You record a video on a given topic and if people want more information, you give them a web page link where they can find out more, or purchase the product.

Most people think it’s easier to write a blurb about a product than to shoot some video, but there are some big reasons why video marketing should be a much used tool in your marketing efforts. Let’s look at just two of them:

1. It’s quickly becoming a world of video. While audio and print aren’t going away, more and more people are turning to video, not only for entertainment, but also for information. In fact, more and more online retailers are using video to help sell items, and studies show those people who watch the videos are more likely to buy.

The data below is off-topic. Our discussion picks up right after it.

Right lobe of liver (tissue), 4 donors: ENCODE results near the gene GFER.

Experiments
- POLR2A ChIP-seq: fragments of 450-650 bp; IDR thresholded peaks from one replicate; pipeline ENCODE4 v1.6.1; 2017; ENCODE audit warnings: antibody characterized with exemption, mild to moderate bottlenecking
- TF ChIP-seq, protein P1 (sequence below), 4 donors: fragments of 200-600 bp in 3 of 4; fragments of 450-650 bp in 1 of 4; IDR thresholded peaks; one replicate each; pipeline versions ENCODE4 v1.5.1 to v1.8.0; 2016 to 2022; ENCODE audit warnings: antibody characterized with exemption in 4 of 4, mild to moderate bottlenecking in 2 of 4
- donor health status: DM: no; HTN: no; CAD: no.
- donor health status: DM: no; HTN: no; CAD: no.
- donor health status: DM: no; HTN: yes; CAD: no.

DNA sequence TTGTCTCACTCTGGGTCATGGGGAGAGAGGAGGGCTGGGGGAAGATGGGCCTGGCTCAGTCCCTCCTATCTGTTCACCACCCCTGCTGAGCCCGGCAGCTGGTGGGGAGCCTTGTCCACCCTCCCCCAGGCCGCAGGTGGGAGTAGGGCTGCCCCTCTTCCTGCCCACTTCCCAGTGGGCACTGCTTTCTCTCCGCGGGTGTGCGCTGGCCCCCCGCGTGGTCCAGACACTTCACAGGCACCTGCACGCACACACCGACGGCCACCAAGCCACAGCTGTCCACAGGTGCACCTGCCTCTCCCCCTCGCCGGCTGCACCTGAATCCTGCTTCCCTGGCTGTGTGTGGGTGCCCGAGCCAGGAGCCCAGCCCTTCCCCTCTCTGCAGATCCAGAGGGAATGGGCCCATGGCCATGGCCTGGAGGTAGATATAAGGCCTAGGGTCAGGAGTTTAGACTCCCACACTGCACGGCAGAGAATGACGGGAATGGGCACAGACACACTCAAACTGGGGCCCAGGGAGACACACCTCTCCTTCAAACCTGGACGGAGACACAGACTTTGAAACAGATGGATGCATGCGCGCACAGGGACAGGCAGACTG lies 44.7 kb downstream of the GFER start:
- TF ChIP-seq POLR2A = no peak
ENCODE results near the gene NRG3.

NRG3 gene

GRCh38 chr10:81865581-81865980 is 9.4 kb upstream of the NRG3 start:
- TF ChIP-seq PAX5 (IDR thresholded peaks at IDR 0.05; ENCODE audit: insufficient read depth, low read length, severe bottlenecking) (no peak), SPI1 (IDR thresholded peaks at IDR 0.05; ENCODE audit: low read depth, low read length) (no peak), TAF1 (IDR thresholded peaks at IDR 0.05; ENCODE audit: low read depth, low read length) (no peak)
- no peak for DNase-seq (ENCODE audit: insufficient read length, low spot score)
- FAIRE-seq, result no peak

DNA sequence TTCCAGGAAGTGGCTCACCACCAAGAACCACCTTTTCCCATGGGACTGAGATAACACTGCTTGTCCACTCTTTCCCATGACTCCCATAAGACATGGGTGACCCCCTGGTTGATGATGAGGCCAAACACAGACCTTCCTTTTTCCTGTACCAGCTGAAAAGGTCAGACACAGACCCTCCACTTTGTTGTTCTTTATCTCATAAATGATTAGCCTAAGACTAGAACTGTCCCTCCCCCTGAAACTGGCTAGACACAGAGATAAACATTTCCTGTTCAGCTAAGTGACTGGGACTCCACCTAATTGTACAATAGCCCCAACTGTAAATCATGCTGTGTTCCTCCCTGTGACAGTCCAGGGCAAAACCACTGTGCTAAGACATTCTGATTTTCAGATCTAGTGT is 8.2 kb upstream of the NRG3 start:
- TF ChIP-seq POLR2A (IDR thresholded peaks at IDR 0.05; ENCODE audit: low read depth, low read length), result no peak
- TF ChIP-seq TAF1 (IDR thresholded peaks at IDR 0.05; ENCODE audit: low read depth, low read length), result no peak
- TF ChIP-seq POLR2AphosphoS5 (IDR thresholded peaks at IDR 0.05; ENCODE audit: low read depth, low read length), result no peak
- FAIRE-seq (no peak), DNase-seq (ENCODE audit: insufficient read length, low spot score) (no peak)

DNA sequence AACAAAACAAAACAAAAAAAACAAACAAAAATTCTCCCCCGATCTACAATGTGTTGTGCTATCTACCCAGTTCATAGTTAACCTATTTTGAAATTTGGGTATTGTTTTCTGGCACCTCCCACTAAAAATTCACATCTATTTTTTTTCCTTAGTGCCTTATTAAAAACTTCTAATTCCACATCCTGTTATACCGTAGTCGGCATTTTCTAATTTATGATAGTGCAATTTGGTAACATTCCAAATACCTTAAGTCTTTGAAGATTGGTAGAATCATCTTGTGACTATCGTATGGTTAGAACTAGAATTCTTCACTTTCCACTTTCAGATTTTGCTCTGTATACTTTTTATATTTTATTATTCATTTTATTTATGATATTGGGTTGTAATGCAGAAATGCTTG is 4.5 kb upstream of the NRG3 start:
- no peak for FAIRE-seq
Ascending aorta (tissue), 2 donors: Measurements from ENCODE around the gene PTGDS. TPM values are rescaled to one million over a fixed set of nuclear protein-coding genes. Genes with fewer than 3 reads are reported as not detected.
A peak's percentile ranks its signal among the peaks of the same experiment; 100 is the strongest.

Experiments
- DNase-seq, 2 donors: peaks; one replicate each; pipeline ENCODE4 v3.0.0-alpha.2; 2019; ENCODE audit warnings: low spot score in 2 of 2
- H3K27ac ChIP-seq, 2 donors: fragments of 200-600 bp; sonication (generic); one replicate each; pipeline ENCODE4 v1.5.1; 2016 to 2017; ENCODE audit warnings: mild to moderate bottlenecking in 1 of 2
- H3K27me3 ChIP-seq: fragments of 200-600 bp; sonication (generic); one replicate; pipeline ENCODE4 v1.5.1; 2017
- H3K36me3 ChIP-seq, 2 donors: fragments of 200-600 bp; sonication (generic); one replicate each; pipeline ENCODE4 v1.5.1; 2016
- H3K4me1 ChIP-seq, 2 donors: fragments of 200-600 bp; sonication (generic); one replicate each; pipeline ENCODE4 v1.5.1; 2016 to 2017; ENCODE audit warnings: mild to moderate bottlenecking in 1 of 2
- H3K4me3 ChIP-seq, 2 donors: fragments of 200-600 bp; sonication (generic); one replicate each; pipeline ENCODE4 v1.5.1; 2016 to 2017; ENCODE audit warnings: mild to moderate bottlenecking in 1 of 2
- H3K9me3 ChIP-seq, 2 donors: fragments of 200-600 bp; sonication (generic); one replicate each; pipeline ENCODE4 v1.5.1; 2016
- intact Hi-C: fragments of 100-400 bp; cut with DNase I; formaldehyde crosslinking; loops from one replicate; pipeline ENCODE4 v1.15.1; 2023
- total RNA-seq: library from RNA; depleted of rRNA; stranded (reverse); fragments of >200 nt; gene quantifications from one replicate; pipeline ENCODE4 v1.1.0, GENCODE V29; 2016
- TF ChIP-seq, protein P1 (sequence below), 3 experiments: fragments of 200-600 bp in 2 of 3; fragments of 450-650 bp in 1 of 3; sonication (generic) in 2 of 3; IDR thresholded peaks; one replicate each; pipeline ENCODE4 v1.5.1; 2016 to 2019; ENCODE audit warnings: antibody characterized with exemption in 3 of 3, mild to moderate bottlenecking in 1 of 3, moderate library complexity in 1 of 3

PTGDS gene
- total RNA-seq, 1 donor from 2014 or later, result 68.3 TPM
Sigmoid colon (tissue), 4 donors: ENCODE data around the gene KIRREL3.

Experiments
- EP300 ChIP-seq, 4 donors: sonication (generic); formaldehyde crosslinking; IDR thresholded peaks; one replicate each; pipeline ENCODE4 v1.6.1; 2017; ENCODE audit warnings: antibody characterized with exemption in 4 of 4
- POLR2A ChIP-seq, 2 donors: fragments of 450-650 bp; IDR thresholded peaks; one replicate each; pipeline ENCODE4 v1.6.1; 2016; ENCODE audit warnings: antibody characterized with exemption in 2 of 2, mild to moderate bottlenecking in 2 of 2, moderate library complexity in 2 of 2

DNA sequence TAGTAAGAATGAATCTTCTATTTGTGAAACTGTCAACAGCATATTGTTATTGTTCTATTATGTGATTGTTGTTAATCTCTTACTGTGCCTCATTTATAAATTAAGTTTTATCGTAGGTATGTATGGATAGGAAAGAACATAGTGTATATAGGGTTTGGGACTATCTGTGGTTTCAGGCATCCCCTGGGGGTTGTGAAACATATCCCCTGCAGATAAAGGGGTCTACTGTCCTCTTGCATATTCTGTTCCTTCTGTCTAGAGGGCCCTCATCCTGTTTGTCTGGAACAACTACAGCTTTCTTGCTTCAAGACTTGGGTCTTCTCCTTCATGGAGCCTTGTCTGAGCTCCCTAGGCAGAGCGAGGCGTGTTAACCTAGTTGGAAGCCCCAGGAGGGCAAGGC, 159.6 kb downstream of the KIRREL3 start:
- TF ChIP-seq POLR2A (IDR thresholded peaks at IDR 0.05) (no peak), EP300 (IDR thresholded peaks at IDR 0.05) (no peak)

While video isn’t a requirement, folks are starting to expect video on a site and if it’s not there, they may wonder why.

2. If a picture is worth a thousand words, how many words is a video worth? There are many cases where a 1-2 minute video can cover more ground than a full page article. If you’re thinking of buying something, would you rather see a video of what it looks like and does, or read a description of it?

The same goes for tutorial, or informational videos. Tying to teach someone to hold a tennis racket correctly can be done using video far faster than trying to explain it using text.

Okay, if video is so good, why isn’t everybody using it? While there are many reasons, I think it usually boils down to one of these two: